Here it was – the olam ha’sheker excuse! I had heard people exclaim ‘olam ha’sheker’ as an expression of frustration; this was the first time I heard it as an explicit excuse. Using the olam ha’sheker excuse, not as a form of self-consolation, but justification for doing the wrong thing, turns Torah into something theoretical – ‘we can’t actually live by the words of Torah!’ So Torah ceases to be a manual for life – a handbook for tikkun olam – the redemption of the world, but an ideal to which we aspire when not in conflict with our prejudices and fears. The principal couldn’t help being honest: so he acknowledged that my words were true, even holy, but from the olam ha’sheker perspective, such truth and holiness don’t have a place in the world. So Judaism transforms into a religion of ideals only. How often is such an excuse – even if not explicitly uttered – used as a means of justifying our laziness, self-interest or even corruption?
Traditions in the West in literature, philosophy and theology – from Homer to Plato to the apostle Paul – separate the ideal, take it out of the world. But Judaism – and this was one of the reasons that I started, years ago, to begin to split my time between the library and the beit midrash – transforms the real into the ideal, elevating the world. Judaism offers the promise of a learning which is not simply theoretical – those earnest discussions I used to have in the seminar room in graduate school – but a learning leading to action and tikkun olam.
Or perhaps this is naive? too idealistic?
First published here
Rav Shlomo Wolbe was raised in an secular Jewish home and received his education at the University of Berlin (1930–1933). During his university studies he became a baal teshuva through the efforts of the Orthodox Students Union V.A.D. (Vereinigung jüdischer Akademiker in Deutschland). After university he attended the Hildesheimer Rabbinical Seminary. He continued to study at Rabbi Boczko’s yeshiva in Montreux, Switzerland. He then attended the Mir yeshiva in Poland, where he became a student of the mashgiach ruchani, Rabbi Yeruchom Levovitz, and, to a lesser extent of Rabbi Yechezkel Levenstein.
He published his first volume of Alei Shur in 1966, which contains his mussar (“ethics”) analysis on a proper regimented life of a yeshiva student. The second volume published 20 years after the first was an intense glimpse into his actual mussar workshops for developing elevated character traits. The book contains step by step instructions and specific exercises.
Rav Wolbe believed that the student should not rely on habit or emotions, rather they should structure their lives. “The greater the person is, the more organized is his life.” (Alei Shur, Pg. 68)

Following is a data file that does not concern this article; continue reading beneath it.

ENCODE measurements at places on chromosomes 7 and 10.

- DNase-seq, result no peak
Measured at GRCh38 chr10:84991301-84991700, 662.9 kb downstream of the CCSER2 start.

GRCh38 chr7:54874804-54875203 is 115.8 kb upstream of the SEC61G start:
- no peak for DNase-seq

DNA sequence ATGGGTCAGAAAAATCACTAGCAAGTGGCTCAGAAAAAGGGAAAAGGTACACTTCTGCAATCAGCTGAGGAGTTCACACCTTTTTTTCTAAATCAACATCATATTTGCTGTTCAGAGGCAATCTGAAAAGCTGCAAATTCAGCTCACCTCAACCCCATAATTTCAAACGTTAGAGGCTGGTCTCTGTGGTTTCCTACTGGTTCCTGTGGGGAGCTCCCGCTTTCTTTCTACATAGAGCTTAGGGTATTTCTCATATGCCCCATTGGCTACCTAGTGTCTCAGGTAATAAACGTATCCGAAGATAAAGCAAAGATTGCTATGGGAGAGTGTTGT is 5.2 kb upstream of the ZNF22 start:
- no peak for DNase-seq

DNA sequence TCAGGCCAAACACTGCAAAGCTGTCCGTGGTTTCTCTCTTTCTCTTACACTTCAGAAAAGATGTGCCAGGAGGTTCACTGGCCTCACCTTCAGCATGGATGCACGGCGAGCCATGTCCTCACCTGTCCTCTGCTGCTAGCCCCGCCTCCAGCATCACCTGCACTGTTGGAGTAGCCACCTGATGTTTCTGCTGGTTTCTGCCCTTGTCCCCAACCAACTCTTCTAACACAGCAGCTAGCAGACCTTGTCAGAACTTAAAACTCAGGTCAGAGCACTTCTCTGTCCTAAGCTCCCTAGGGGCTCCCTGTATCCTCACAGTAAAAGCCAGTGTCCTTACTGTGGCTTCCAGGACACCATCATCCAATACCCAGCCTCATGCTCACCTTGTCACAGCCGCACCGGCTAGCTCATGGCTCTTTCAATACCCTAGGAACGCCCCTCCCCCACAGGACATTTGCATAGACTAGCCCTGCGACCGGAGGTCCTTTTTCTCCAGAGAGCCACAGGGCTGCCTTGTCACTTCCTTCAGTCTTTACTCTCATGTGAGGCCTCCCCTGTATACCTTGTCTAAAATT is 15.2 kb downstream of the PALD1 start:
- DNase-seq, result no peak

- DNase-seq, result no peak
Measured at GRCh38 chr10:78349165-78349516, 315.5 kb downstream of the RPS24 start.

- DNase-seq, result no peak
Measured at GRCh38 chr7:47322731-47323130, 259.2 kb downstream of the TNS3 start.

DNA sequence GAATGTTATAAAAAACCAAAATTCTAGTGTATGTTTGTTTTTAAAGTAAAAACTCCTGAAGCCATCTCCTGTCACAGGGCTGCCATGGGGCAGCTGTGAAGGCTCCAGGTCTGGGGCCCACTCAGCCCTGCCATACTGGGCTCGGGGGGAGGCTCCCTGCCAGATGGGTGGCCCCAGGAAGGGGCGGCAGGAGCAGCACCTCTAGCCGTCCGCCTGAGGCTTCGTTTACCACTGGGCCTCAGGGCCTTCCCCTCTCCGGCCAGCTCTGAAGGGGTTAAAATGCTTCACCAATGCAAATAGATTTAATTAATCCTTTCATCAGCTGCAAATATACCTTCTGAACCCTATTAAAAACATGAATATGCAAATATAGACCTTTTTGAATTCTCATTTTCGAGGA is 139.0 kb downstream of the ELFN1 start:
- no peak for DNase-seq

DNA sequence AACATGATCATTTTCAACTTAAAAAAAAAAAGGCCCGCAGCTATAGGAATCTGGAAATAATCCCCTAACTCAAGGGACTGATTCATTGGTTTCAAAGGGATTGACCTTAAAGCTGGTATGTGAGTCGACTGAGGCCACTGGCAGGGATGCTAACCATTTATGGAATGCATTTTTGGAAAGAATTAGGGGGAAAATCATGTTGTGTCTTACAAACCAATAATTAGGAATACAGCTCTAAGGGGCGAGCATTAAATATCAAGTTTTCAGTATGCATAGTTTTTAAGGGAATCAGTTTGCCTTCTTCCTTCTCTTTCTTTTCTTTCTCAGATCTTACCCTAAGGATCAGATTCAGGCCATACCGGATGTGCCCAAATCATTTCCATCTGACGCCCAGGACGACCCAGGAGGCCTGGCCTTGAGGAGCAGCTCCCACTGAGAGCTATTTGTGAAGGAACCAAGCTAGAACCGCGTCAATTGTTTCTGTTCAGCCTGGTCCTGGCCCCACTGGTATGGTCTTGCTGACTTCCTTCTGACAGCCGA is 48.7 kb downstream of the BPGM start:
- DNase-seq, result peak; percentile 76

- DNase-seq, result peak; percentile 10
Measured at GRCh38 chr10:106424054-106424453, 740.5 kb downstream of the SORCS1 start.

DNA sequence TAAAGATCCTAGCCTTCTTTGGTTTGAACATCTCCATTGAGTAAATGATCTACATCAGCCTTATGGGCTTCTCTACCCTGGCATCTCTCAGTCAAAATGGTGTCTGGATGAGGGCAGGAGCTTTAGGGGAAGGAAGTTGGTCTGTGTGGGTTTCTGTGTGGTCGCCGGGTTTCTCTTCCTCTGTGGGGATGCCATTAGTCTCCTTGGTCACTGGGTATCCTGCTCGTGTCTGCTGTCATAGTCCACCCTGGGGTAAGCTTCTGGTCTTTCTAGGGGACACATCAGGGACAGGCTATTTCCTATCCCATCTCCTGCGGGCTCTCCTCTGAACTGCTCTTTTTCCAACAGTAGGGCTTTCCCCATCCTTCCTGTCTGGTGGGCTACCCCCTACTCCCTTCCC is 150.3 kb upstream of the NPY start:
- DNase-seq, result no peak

Rav Wolbe felt that there are four basic areas aside from the regular Gemara curriculum of the yeshiva that the yeshiva student should master:
He must know the Halakha (Jewish law) that affects him through the Mishnah Berurah.
He should know Chumash with the commentaries of Rashi and Ramban as a basis for one’s hashkafah.
He should know Pirkei Avos with the commentary of Rabbeinu Yonah (a cousin of Nachmanides) as a basic primer in acceptable character traits (midos).
He should know Mesillat Yesharim (by Rabbi Moshe Chaim Luzzatto) which he calls “the ultimate compendium dictionary for midos.” It must constantly be delved into.
(above from Wikipedia)
In the Sefer Rav Wolbe on Chumash, Parshas Chukas, published in 2014, he says:
“Although one must adhere to every halachah, a person should be wary of stringencies. If abiding by a stringency will cause him to become conceited about his high level of spirituality, then he is better of without it. It was because Bnei Yisrael were on such a high spiritual level – they merited having Hashem’s Shechinah reside in their midst – that they became haughty and subsequently sinned.”
My senior year in college, my friends and I organized a party. Having exhausted such themes as “Come as your major” and “sixties revival,” we hit upon what seemed a novel idea: Come as you will be in ten years. Attendees rose to the occasion, coming as Greenpeace activists or genetic engineers. (For the sake of my children’s shidduchim, I decline to state how I came.)
My favorite costume, however, was that of Keith, who dressed in his usual sleeveless sweatshirt and jeans, adorned only with a name tag that read: Keith — self-actualized.
We used to joke that even after achieving self-actualization we would still need therapy to cope with the loneliness of being self-actualized in a world of chronic and pervasive neuroses. I periodically wonder whether this is not an apt description of the successful ba’al tshuva who has “made it.”